We're friendly with a bunch of our co-workers including a group of teachers who live in the same apartment building as us. We often join them for dinner or drinks or to see a band play live. I've been to a bunch of different bars and restaurants, which are everywhere, but there are definitely concentrations -- in Zhujiang New Town, the super-modern, all high-rise district where the Opera House, Guangdong Provinicial Museum, and two of our Western pubs are located; in Taojin, the foreigner-laden district with all kinds of nationalities and some sketchy people and several Indian restaurants among other cuisines; Tianhe, which is where Brian's center is and has a bunch more tall buildings, malls, modern things, cafes, bookstores; and the Party Pier, which is a new crop of restaurants and bars and clubs along the south side of the river, also within 10-15 minutes of our place by cab. And this really only scratches the Guangzhou surface! The subway stops running at 11-something, so we head home in a taxi for about $2-3 dollars from many of our nightspots. 

It rains at some point about six days out of every seven. 

I like to stop at the little Uighur-bread stand near my work, when I get off early enough and they are still there, or sometimes I'll get bread before work. The Uighur culture is from the far west Xinjiang province of China, bordering Kazakhstan and Tajikistan, and in multiple places you can find Uighur Muslims here in GZ selling the round bread baked in their oven right there on the sidewalk and kebabs that they grill up right there as well. There are other late-night street food options to be had, too. You cannot go hungry in Guangzhou and you will not run out of new places and delicious foods to try. We also have a favorite Uighur restaurant, in the Tianhe district, one subway stop away. 

I'll stop jabbering for now and maybe even go take some photos to illustrate all of these things I've been babbling about. And I will talk about our work and students and job environment in a future post! 

Thursday, May 16, 2013

The Great Birthday Hong Kong Adventure of 2013

From the "You don't say..." files, Hong Kong really is a nice place.

We just returned from our birthday celebration, wherein we spent the 3 days between our 2 birthdays in the city/territory/not-quite-another-country-except-it-kind-of-is-though down the road. We once again stayed in Causeway Bay and we once again did some wandering in both Tsim Sha Tsui/Mong Kok and Central. We also discovered new areas, like Stanley Beach and its neighboring promenade and market, and we ate at a bunch of new restaurants. We checked out the Hong Kong Museum of History and we became enthusiastic fans of the tram as a convenient mode of transportation in addition to just the subway. We knew this before coming to Guangzhou, but it's worth saying again: living down the road from Hong Kong is kind of awesome.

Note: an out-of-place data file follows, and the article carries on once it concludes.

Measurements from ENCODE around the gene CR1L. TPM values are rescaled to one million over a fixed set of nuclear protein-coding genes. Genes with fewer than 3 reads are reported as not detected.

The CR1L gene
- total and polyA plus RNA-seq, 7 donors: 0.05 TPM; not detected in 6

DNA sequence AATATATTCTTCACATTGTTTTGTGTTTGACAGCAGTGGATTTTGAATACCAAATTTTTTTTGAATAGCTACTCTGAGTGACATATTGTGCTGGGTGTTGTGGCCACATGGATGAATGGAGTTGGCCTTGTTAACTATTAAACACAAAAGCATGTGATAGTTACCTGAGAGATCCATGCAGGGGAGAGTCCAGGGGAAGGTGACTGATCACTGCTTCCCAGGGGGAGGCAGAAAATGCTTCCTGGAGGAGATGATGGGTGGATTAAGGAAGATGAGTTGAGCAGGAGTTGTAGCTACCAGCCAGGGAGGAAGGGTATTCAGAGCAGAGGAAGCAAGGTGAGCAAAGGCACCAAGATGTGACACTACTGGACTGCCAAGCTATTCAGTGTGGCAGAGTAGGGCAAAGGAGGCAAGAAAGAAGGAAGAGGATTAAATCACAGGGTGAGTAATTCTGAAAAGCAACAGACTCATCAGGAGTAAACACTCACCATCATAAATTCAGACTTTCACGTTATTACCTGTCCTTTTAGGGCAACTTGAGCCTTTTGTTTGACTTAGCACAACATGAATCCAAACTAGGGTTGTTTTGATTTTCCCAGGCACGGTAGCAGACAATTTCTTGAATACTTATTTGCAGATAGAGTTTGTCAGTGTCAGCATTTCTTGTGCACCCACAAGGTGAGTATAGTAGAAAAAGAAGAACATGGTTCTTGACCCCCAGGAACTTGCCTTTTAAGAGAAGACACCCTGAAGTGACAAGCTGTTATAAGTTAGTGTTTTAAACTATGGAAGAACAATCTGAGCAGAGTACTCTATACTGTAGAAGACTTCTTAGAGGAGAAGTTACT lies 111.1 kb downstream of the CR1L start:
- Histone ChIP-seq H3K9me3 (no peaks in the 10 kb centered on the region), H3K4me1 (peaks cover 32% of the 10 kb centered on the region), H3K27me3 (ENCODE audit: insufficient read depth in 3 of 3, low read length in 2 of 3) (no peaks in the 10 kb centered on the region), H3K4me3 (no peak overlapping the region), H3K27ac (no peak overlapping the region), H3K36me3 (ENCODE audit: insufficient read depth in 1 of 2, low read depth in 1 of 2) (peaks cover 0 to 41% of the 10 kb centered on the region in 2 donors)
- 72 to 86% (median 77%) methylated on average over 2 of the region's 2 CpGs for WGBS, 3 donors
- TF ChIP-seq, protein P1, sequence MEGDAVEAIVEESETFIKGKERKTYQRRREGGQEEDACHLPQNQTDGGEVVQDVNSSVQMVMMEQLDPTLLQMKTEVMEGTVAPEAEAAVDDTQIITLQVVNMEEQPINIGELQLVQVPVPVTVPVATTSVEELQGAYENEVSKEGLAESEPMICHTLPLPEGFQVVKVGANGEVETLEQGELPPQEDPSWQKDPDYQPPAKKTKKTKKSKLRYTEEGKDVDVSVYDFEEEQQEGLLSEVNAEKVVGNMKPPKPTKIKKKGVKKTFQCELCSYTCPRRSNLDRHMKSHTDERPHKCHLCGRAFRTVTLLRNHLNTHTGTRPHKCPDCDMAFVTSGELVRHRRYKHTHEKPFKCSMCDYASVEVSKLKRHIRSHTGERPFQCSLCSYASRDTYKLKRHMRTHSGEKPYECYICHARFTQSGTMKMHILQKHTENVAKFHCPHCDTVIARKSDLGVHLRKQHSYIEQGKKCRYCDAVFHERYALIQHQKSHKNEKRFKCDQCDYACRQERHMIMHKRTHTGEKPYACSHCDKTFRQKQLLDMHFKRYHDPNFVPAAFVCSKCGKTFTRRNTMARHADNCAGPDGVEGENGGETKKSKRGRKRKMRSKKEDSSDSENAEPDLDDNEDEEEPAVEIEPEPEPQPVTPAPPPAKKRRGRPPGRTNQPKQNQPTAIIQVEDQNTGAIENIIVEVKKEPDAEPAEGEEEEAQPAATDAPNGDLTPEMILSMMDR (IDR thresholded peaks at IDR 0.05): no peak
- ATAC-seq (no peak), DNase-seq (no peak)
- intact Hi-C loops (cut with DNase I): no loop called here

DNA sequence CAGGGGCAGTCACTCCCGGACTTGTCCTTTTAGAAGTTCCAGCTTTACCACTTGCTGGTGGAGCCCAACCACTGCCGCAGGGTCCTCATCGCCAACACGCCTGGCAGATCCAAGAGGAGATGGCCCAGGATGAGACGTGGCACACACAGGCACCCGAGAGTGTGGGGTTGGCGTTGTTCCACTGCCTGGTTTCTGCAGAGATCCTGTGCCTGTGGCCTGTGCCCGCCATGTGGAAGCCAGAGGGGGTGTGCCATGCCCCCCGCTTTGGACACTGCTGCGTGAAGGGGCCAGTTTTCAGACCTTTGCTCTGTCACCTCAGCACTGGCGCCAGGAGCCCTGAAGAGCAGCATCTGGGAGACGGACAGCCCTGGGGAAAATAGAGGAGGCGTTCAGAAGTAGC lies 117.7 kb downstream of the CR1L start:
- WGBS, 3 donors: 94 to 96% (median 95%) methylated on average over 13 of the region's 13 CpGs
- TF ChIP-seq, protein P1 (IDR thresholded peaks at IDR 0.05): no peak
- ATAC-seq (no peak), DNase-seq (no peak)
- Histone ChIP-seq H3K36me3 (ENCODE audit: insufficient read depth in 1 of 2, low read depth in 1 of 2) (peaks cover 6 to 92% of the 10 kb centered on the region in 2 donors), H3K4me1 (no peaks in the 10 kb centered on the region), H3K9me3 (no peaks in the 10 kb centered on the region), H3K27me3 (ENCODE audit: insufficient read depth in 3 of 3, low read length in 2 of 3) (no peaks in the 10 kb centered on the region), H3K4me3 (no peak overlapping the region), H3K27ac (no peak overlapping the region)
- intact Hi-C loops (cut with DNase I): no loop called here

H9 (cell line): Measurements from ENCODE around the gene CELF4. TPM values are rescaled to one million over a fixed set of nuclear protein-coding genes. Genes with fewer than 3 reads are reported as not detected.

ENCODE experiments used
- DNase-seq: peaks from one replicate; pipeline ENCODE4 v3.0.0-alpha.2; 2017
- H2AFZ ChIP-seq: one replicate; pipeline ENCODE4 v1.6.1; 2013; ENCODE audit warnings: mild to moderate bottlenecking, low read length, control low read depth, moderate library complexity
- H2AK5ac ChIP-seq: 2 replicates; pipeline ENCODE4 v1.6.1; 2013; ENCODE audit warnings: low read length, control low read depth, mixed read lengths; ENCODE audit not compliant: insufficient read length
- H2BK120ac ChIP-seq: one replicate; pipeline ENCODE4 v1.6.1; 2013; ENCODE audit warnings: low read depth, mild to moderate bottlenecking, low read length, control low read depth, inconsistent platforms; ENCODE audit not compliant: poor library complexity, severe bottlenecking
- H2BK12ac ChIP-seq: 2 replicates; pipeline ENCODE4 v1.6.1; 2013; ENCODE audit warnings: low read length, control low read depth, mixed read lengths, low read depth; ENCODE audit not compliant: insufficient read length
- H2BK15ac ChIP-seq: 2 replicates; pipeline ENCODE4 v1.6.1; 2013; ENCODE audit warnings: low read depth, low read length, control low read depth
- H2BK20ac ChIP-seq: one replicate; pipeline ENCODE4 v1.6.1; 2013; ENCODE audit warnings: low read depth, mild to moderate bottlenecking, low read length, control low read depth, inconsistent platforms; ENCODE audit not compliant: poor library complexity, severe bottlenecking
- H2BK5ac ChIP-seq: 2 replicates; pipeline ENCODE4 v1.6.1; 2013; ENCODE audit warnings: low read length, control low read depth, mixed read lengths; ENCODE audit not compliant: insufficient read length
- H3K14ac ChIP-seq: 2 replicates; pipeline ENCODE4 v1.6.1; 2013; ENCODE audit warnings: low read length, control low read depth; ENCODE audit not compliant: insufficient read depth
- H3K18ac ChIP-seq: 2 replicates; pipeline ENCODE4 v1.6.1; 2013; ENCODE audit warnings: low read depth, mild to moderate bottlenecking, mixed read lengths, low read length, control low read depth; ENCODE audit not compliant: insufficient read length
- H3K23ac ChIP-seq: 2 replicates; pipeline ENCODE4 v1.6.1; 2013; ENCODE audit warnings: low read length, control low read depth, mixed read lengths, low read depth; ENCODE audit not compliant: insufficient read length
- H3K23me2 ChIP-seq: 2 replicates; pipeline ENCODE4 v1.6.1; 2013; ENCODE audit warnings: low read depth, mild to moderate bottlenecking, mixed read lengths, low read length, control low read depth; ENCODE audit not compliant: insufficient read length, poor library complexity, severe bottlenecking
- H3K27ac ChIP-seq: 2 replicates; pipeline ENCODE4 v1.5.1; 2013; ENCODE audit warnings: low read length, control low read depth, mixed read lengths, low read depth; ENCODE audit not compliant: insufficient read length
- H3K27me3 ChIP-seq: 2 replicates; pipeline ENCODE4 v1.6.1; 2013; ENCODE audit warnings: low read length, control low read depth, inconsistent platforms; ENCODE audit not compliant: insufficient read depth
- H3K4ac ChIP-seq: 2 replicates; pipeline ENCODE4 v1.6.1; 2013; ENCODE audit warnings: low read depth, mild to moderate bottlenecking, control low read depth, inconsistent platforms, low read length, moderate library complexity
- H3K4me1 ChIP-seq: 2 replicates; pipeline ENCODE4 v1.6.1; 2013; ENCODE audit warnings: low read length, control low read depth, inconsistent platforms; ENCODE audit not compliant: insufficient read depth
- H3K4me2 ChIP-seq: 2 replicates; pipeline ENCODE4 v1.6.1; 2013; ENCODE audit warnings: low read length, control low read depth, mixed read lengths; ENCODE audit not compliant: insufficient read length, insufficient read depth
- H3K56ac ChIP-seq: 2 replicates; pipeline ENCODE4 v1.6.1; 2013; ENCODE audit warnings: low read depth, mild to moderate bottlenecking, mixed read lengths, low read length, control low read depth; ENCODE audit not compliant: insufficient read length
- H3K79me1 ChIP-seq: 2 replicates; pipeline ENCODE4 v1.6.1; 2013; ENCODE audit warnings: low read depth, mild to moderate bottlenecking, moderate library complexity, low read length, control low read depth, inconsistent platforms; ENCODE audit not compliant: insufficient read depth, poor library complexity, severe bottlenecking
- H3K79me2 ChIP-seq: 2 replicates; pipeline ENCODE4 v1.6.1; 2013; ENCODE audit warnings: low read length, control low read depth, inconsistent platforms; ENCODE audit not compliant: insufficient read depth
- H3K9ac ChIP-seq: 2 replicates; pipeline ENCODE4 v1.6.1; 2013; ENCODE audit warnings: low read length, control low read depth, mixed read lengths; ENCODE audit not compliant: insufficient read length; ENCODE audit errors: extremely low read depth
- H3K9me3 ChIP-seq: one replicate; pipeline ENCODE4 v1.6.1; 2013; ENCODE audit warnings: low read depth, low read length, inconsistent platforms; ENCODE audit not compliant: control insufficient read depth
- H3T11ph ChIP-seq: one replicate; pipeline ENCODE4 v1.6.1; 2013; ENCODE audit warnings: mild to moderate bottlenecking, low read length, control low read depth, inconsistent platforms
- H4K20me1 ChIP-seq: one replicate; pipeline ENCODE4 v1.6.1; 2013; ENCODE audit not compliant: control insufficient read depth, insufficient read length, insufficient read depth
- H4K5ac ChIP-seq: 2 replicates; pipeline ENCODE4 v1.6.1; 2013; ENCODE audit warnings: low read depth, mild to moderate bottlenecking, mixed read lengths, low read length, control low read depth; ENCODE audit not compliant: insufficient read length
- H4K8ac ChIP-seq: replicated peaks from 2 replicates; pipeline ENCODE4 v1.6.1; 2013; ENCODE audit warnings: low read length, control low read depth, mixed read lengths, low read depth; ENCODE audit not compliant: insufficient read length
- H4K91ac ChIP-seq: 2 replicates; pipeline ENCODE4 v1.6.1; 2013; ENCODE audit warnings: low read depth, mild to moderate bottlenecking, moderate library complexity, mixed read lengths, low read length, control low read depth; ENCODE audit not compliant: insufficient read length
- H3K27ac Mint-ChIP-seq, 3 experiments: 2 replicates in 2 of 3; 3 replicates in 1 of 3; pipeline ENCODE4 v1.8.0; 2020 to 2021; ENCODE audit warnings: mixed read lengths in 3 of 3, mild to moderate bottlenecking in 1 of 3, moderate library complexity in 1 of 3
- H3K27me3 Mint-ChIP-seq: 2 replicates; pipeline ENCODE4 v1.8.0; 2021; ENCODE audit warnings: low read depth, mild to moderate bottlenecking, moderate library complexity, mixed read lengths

Among the restaurants we sought out this time were a vegetarian place highly recommended by the guidebook and one of Anthony Bourdain's favorite hole-in-the-wall meat spots. I would call Pure Veggie House overpriced, considering that the food is not particularly spicy or mind-blowing. It's got tons of delicious options, and that's great, but I was not blown away. I would definitely return if in need of some meatless sustenance, though. The meaty hole-in-the-wall was much cheaper and sinfully delicious. On one night of our trip, the place we sought out was already closed at 9:30 (despite having posted hours saying it's open until 10:30...) so we had to find something else. We had tacos on the brain and so we put on our Mexican food radar and - here's the shocking part - found  a Mexican place! Yes, I am still in Asia. This is why Hong Kong is special. Can you imagine me typing that sentence in Korea, or China, or even Japan? That we started thinking about Mexican food, set out looking for it, and found it? No, no you cannot. Hong Kong rules. Brian even now has an "I-heart-HK" t-shirt to prove it.

The history museum is highly recommended, by the way. It goes from the prehistoric natural state of the land and the islands rising up as the sea level went down all the way through dynasties, opium wars, and being handed back to China, then leaves you with the question of what lies in store next for Hong Kong?

My favorite thing about Hong Kong, which we experienced on our previous trip as well as this birthday celebration journey, is probably the amazing Lan Kwai Fong happy hour scene. I really love a place that knows how to do happy hour right. Well, actually my favorite thing might be walking on the promenade and gazing from Kowloon at the water and at Hong Kong Island across the way. Or maybe my favorite thing is taking the Star Ferry and gazing at both sides.

Who says I have to pick a favorite, anyway? I just like having it available down the road for our birthday celebration!